. . . The Yankees were still talking about the home run the next day, when Hunter told Ron Blomberg he hoped he hadn’t hurt his neck out there in left field watching the ball depart. Others took it up, rookies and writers and regulars, redescribing and amplifying it, already making it a legend, and it occurred to me that the real effect of the blast, except for the memory and the joy of it, might be to speed Catfish Hunter’s acceptance by his new teammates. There is nothing like a little public humiliation to make a three-and-a-half-million-dollar executive lovable.

The Mets inadvertently launched Angell’s baseball odyssey in the spring of their birth. New Yorker editor William Shawn—in what was surely the single most unlikely but unimpeachable moment of American inspiration since Benjamin Franklin took whomever up on the admonishment to go fly a kite—sent Angell to spring training to see what he might find. The man who succeeded his mother as the magazine’s fiction editor assented.

“[I]t was clear to me,” he wrote introducing his first anthology, The Summer Game, “that the doings of big-league baseball . . . were so enormously reported in the newspapers that I would have to find some other aspect of the game to study.”

I decided to sit in the stands . . . and watch the baseball from there . . . I wanted to pick up the feel of the game as it happened to the people around me. Right from the start, I was terribly lucky, because my first year or two in the seats behind first or third coincided with the birth and grotesque early sufferings of the Mets, which turned out to be the greatest fan story of all.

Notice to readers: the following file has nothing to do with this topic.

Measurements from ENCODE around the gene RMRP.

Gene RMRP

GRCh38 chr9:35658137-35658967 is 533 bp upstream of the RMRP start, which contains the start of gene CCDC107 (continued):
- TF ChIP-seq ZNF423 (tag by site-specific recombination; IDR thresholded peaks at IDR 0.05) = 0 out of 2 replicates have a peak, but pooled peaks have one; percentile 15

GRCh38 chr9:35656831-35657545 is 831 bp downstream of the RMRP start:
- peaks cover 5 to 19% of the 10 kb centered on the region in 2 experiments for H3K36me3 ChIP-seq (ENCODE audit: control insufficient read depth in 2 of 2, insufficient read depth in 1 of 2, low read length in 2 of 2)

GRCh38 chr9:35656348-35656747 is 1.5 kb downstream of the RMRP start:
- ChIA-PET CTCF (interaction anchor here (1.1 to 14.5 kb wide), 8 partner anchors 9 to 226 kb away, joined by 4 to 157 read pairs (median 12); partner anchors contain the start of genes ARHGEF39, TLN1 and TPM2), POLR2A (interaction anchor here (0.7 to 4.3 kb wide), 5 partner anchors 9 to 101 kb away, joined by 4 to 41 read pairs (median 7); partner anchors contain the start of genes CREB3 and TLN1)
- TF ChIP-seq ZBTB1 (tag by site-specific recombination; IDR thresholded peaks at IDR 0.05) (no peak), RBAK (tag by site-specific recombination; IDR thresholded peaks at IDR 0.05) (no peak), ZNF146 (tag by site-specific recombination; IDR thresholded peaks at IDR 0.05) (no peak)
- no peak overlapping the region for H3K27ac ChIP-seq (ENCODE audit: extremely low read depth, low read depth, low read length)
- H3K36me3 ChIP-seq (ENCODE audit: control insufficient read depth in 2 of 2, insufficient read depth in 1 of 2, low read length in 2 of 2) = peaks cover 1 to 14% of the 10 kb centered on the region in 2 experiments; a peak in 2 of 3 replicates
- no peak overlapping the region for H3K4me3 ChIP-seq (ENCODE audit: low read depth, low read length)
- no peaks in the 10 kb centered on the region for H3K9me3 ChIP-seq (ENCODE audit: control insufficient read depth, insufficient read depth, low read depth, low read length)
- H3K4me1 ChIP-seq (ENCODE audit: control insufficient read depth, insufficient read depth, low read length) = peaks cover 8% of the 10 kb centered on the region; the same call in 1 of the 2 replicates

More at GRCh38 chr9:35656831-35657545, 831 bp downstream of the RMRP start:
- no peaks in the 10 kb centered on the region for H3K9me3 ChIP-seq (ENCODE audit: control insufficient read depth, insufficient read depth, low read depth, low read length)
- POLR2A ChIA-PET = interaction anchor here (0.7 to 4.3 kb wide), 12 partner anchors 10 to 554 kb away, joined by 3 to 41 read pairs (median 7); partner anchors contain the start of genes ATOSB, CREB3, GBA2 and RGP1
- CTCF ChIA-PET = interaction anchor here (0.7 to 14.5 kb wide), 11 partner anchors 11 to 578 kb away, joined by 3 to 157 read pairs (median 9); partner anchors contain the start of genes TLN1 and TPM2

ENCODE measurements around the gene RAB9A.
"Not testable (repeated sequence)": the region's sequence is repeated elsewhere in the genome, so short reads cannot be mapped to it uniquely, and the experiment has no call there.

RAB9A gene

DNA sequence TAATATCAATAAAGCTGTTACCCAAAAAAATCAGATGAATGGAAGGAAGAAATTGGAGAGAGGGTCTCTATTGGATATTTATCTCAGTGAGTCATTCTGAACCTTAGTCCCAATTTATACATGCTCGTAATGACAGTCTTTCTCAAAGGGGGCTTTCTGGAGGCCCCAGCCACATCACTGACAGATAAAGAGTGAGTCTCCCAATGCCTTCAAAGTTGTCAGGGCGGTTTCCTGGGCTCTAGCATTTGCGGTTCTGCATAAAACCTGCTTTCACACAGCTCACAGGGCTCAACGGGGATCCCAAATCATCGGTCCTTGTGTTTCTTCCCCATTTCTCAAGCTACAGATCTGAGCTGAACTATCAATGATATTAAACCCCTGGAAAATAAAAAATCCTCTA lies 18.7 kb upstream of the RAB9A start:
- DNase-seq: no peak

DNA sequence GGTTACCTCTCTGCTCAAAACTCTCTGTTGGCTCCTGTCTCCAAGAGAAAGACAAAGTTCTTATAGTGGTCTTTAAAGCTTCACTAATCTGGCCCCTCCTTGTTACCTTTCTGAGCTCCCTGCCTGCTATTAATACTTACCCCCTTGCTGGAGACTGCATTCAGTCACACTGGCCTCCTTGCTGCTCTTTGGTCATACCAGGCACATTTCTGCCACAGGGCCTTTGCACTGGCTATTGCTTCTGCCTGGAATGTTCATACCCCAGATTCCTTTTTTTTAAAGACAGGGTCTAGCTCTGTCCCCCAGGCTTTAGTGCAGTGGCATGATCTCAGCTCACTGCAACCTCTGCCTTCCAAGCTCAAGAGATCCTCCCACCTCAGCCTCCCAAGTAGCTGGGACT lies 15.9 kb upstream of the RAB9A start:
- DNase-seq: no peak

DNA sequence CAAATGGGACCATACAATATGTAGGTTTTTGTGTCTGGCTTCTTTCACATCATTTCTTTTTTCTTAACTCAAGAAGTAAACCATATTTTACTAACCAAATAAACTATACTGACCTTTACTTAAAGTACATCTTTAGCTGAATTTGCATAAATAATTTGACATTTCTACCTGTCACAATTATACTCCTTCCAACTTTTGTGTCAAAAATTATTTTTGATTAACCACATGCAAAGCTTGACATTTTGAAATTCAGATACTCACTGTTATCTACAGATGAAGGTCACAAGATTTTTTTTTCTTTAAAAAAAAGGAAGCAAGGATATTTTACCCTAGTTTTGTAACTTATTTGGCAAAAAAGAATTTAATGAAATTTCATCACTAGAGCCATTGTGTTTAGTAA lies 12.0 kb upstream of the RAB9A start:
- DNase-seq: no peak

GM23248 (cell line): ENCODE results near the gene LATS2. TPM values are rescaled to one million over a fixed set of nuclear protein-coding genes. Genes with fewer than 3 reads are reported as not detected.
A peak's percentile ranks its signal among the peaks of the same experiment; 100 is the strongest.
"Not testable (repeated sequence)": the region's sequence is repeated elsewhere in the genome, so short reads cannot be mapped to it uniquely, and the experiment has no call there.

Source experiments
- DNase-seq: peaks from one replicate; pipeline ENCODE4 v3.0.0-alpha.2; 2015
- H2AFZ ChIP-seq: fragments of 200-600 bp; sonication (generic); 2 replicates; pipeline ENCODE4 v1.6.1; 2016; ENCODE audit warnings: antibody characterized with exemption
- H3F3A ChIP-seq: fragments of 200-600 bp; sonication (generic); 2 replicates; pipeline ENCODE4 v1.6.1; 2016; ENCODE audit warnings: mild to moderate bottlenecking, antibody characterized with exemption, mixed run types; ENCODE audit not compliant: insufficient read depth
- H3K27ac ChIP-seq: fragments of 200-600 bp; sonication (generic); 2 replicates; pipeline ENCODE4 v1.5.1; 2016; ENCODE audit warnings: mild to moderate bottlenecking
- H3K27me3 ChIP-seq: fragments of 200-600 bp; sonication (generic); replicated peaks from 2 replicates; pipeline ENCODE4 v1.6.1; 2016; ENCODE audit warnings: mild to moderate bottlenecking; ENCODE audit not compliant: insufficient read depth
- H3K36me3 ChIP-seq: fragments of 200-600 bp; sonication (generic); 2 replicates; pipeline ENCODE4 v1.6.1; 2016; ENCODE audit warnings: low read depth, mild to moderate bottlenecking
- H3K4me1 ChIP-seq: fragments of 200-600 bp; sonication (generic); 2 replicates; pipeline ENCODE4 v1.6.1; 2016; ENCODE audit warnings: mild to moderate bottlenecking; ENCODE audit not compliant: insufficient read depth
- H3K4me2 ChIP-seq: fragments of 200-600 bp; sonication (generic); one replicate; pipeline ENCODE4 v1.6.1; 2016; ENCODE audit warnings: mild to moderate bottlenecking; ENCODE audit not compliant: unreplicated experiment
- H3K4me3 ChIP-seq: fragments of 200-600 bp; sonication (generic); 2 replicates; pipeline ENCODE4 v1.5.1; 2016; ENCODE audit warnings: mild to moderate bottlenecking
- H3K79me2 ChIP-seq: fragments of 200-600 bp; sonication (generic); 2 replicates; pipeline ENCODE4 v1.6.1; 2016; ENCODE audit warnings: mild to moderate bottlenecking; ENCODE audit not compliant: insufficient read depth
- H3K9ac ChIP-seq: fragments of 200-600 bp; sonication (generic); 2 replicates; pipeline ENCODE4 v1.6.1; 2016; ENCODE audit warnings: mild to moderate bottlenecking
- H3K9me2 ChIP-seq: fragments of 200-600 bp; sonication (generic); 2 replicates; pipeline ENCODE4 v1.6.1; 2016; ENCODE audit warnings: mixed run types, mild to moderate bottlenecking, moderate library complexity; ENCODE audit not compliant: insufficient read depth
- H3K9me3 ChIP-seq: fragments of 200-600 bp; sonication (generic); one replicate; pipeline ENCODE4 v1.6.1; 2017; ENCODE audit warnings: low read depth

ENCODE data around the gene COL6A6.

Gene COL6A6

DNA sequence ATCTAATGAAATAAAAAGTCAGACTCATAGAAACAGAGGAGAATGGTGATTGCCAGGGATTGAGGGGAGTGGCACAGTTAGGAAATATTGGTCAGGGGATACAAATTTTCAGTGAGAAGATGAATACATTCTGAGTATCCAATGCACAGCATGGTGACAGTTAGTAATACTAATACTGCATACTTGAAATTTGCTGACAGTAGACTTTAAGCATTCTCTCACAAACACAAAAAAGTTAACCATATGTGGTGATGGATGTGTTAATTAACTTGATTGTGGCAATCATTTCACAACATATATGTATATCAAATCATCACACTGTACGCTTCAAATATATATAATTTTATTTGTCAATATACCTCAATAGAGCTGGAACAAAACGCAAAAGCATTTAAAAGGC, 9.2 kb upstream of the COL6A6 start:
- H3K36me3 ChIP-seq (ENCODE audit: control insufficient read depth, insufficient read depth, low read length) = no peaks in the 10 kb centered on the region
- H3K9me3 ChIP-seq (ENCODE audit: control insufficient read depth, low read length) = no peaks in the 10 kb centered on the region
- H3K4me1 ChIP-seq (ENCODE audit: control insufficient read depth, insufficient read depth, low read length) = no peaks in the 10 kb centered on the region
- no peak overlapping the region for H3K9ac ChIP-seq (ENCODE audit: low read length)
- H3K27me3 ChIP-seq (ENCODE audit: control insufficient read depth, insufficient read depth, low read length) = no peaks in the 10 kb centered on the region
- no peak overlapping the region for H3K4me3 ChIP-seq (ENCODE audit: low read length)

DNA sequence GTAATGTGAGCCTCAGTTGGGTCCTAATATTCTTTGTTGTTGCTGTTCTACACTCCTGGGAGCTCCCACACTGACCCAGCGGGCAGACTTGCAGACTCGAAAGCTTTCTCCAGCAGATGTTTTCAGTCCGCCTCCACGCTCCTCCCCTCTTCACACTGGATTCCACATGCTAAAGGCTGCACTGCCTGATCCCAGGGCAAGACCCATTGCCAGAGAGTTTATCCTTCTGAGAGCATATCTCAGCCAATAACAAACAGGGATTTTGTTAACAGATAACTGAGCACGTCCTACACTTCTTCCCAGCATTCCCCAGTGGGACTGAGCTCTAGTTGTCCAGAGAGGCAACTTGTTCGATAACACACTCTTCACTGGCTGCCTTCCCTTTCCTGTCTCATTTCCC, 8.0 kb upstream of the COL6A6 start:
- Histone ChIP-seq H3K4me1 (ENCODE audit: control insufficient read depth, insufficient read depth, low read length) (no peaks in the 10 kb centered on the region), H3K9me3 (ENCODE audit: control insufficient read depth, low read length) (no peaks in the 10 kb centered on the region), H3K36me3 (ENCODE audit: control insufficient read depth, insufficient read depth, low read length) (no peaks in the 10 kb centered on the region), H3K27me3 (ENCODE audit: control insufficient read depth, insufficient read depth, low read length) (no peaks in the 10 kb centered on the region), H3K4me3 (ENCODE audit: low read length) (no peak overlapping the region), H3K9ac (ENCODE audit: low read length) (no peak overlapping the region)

The odyssey since has seen Angell ease naturally, intelligently, and empathetically, from merely a fan among fans with a notebook and pen in his hand to an observer of particularly acute insight, especially when it came to reminding his readers that, when all is said and perhaps too much done, the men who play the game are only too human, just publicly so. Few essays published in my lifetime remind you so humanely as “Gone for Good,” his June 1975 observation (including time spent with the man) of pitcher Steve Blass’s unexpected and un-repairable collapse.

Like anyone in hard straits, he was deluged with unsolicited therapies, overnight cures, natruopathies, exorcisms, theologies, and amulets, many of which arrived by mail. Blass refuses to make jokes about these nostrums. “Anyone who takes the trouble to write a man who is suffering deserves to be thanked,” he told me . . .